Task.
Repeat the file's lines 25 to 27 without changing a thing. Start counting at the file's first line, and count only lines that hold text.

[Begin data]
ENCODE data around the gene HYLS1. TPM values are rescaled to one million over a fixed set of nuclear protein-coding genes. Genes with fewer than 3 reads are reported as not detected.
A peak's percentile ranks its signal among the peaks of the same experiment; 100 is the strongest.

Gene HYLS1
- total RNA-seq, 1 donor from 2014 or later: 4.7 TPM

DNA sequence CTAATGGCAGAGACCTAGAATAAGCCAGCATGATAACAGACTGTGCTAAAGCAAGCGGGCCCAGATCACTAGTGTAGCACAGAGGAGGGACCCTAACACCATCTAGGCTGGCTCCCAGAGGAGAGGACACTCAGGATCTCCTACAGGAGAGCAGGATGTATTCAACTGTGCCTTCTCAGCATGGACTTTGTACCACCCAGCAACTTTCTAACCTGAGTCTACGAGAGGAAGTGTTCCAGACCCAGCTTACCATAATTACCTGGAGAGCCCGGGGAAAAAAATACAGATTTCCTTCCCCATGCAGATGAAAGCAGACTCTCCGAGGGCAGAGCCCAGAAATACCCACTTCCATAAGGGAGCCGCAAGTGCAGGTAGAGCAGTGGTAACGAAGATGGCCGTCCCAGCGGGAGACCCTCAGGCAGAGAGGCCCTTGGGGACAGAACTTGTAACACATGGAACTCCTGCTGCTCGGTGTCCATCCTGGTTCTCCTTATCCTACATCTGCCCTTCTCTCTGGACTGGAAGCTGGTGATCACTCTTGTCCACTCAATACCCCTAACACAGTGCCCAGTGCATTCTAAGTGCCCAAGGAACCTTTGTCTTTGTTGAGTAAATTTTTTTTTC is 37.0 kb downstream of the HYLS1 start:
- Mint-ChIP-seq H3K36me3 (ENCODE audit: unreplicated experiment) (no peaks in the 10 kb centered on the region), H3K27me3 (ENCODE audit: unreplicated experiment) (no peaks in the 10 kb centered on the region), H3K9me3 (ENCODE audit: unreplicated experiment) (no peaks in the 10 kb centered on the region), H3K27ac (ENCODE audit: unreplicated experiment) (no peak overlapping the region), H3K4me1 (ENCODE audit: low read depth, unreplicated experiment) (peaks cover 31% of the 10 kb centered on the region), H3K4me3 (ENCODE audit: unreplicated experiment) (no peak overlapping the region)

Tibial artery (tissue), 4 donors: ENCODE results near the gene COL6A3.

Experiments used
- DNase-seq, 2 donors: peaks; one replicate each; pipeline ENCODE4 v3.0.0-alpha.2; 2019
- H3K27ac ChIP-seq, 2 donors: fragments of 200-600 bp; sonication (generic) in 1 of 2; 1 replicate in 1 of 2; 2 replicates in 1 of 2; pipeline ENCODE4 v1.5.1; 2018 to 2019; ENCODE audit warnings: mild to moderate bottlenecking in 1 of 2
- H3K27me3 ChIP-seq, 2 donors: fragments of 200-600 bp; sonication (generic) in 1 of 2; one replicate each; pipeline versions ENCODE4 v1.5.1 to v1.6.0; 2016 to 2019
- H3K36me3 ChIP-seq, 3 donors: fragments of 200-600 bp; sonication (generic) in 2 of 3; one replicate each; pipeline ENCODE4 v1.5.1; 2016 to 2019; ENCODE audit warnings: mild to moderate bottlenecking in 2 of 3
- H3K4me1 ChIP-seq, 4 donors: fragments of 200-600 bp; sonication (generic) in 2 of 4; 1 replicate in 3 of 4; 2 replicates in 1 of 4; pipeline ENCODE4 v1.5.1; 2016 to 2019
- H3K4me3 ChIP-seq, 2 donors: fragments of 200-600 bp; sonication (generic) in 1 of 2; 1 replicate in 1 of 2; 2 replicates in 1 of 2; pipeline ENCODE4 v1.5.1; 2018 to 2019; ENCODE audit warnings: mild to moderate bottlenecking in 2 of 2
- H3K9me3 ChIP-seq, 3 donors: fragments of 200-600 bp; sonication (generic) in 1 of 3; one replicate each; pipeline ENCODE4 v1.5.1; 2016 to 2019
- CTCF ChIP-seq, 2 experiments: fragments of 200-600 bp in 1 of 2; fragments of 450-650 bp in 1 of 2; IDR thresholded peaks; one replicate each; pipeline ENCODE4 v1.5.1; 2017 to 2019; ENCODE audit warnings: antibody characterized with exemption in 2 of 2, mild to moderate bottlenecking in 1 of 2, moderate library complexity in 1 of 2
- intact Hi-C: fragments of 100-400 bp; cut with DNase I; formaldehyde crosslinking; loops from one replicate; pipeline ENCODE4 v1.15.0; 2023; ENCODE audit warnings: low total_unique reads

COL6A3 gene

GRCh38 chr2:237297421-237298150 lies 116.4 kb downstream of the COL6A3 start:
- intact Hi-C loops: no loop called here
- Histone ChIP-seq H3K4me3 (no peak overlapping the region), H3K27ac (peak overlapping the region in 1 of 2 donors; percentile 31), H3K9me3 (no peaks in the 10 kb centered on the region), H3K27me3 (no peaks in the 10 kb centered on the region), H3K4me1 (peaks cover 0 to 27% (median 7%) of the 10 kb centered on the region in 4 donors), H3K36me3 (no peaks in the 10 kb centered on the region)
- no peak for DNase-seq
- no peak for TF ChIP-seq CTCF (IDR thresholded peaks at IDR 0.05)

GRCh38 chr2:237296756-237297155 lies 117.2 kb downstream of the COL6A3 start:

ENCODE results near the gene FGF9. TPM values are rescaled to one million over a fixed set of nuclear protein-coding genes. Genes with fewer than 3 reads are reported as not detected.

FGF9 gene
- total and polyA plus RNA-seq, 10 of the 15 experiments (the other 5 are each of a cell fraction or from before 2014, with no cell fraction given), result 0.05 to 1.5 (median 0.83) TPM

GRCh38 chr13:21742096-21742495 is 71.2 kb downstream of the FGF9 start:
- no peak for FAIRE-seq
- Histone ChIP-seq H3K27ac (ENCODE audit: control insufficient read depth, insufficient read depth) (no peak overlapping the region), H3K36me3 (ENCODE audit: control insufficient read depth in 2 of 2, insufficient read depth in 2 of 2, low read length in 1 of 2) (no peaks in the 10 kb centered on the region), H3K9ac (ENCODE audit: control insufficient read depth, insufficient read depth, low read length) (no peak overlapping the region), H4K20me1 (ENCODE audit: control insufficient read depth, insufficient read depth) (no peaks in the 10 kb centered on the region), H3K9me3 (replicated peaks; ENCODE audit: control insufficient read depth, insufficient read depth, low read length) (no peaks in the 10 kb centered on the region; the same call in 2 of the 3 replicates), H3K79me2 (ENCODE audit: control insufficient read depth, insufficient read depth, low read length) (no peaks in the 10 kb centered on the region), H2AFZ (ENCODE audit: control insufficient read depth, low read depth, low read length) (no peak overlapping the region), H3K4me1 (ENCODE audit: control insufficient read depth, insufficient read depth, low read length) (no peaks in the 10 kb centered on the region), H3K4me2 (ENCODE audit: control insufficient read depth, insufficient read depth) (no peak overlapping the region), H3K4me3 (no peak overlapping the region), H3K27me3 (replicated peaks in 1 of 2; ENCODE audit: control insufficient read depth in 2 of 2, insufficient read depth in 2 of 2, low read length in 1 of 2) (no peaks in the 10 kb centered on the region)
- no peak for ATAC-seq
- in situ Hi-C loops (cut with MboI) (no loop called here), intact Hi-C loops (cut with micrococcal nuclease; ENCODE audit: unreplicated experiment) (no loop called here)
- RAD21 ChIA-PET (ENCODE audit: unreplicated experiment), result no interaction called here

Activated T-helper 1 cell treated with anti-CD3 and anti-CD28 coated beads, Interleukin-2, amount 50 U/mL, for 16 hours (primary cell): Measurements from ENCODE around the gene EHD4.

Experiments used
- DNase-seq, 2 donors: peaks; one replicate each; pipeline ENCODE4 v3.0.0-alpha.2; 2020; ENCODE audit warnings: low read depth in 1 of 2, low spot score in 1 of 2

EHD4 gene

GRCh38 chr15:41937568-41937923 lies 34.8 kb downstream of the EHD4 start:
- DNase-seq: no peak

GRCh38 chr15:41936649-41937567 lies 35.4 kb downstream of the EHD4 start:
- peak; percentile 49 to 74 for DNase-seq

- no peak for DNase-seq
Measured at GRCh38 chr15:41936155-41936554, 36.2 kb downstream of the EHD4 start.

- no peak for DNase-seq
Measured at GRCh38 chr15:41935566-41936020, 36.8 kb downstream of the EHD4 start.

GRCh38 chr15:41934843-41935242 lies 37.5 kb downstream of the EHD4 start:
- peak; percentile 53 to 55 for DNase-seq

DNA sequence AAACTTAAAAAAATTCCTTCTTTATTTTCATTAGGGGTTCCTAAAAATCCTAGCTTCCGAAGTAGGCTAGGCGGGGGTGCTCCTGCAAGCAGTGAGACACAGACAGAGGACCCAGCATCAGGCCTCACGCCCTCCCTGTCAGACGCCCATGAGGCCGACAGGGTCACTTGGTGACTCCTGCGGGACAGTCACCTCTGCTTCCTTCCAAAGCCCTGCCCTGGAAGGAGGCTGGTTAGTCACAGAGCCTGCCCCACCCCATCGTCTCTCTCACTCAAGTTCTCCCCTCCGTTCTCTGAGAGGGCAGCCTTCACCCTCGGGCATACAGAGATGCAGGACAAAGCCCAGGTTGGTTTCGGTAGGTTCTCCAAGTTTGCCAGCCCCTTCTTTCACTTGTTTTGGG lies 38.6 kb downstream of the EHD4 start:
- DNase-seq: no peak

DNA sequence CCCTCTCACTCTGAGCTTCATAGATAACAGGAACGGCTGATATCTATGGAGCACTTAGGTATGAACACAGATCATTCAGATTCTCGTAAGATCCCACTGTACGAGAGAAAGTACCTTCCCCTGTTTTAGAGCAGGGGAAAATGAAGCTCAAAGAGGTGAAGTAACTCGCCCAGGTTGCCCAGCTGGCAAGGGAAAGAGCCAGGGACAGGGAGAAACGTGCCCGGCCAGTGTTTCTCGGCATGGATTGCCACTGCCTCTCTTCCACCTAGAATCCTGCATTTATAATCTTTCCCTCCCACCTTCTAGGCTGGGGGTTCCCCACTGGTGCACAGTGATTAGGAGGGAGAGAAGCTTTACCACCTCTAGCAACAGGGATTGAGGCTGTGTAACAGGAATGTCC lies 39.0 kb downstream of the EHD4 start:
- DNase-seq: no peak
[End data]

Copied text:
ENCODE results near the gene FGF9. TPM values are rescaled to one million over a fixed set of nuclear protein-coding genes. Genes with fewer than 3 reads are reported as not detected.

FGF9 gene
- total and polyA plus RNA-seq, 10 of the 15 experiments (the other 5 are each of a cell fraction or from before 2014, with no cell fraction given), result 0.05 to 1.5 (median 0.83) TPM